The nave of the capilla contains a few of its former decorations. The design on the ceiling between the two lights is a gold-plated emblem from the 19th century. The lower part of the walls on either side are lined with large white spaces alternating with gold, shield-shaped designs. It is likely that the white spaces once contained murals or other designs which have now been painted over. 

The altar area. A painting of the Virgen de Guadalupe hangs on the wall behind the altar. She is the patron of Mexico and especially its poor and indigenous people. Her image can be found throughout the country, from the simplest shrine to the grandest cathedral.

When we first arrived at the hacienda, the gate to the patio in front of the capilla and casa grande was locked. However, the arrival of a dozen foreigners in a small pueblo rarely goes unnoticed. After a few minutes, a man showed up with the key to the gate, followed by the elderly woman who is the capilla's caretaker. She very kindly opened the capilla for us and showed us around.

The mirador or lookout point

A rusty and somewhat rickety ladder is attached to one side of the capilla. Unfortunately, the caretaker was unable to provide access to the rest of the casa grande. However, my cousin's husband Gene quickly found a solution. I was a bit dubious about the ladder, but I gave it a try after he made it to the top. I made it safely to the roof, as did Jim B, who soon followed me.

The rest of our party remained safely on the ground, comfortably seated under the shade of a large tree. They followed our progress with great interest and I wondered if they were taking bets on which of us would tumble to the ground first. However, no such disaster occurred and our climb rewarded us handsomely.

View of the mirador terrace. The campanario can be seen at the far end of the terrace. The door at the far end opens into the hacendado's quarters. Each of the three windows provides light to a separate room. There may have once been an awning shading the terrace. This would have been a nice place to eat a leisurely breakfast, or enjoy the evening on a starry night.

The hacendado's quarters are empty and roofless today. The vacant windows reminded me a bit of the eye sockets of a skull. A series of holes along the front wall shows where the rafters once supported the ceiling. The thick walls helped keep the rooms cool in the summer and warm in the winter. Because of the difference in style and construction materials, this structure appears to have been added at some time after the casa grande it was originally built.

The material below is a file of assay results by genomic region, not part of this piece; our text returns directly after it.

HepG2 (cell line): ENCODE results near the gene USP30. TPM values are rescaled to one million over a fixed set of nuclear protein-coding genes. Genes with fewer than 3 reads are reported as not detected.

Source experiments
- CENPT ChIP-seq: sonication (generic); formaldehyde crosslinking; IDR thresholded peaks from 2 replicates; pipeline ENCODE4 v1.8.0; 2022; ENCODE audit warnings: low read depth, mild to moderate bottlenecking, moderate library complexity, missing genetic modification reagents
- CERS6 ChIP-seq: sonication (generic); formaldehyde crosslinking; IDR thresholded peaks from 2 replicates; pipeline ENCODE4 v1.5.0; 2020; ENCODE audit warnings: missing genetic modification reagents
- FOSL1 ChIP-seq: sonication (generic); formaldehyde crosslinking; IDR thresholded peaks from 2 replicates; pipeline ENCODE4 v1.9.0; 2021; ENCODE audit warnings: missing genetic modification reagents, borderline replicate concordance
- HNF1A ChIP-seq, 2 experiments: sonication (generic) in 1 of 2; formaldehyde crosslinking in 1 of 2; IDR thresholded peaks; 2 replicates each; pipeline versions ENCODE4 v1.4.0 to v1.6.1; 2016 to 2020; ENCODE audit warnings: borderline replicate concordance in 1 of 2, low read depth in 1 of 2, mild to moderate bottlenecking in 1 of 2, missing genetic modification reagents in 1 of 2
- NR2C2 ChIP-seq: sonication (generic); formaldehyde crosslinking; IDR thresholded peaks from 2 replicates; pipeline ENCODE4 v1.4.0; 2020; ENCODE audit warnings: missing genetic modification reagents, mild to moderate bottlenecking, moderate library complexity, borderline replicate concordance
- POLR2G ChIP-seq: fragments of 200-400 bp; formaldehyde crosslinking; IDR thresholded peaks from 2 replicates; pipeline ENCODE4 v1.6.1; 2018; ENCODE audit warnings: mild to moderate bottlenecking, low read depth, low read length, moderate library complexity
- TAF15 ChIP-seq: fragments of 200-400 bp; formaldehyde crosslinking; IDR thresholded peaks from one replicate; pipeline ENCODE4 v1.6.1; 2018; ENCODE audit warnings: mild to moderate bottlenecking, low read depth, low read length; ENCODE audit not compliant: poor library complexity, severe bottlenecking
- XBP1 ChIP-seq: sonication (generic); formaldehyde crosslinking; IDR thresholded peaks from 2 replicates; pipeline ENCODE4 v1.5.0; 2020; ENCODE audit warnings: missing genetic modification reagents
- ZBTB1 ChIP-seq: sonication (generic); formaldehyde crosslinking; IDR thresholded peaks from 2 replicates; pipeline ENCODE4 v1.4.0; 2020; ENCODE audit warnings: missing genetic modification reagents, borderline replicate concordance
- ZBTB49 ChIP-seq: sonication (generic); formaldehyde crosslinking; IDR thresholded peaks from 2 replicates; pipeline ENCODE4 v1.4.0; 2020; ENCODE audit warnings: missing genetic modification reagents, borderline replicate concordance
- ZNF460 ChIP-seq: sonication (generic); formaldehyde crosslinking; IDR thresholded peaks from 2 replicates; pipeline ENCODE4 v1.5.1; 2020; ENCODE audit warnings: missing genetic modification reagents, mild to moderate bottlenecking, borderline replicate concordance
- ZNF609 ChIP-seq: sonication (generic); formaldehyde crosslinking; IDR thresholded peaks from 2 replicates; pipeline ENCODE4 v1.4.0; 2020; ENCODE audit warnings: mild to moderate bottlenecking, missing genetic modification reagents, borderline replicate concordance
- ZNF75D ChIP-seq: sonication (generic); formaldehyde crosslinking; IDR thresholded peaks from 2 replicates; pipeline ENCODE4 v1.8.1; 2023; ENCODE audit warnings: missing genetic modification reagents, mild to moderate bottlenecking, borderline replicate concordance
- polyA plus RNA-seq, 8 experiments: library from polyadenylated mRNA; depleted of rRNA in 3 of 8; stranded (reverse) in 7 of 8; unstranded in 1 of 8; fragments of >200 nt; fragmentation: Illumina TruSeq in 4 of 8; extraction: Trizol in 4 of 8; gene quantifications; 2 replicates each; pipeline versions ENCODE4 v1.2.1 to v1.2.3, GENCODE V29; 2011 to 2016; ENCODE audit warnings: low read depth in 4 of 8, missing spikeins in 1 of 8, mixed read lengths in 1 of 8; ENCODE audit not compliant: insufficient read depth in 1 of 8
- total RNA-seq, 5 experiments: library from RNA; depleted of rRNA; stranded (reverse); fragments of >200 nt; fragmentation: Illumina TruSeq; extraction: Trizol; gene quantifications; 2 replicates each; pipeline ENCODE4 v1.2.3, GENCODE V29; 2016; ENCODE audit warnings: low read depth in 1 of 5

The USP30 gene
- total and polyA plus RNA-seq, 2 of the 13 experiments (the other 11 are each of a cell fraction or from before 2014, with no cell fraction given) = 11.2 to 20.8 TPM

A tall narrow window looks out over the terrace and the pueblo beyond. A hundred years ago, you would have looked out over decorative gardens. Beyond them, broad fields of wheat and maiz (corn) would have spread out into the distance. Today, all this is covered by the pueblo. Lake Chapala lies beyond the range of mountains you can see in the distance on the far side of these.

The central courtyard

Portales line the south side of the courtyard. Several doors lead into rooms that were once used as offices, guest quarters, and storage. The large bush with the red flowers is a bougainvillea and it is the same bush seen in the satellite photo shown earlier in this posting. Bougainvillea grows all over this part of Mexico and blooms year-round.

The other walls of the courtyard are blank, except for a handful of doors and windows. This shot was taken from the exact opposite position as the last one. The bougainvillea on the right is the same bush. Now wildly overgrown, the courtyard below would once have been the well-tended centerpiece of the casa grande.

A stone walkway connects the portales with the ruins of an old fountain. Fountains are common features of haciendas. They are usually found in casa grande courtyards like the one above, but may also appear in front of the building's main entrance. In the early days, there was probably a well here. However, by the late 19th century, it had become a fountain to decorate the courtyard's garden.

The working areas: Bodegas and corrals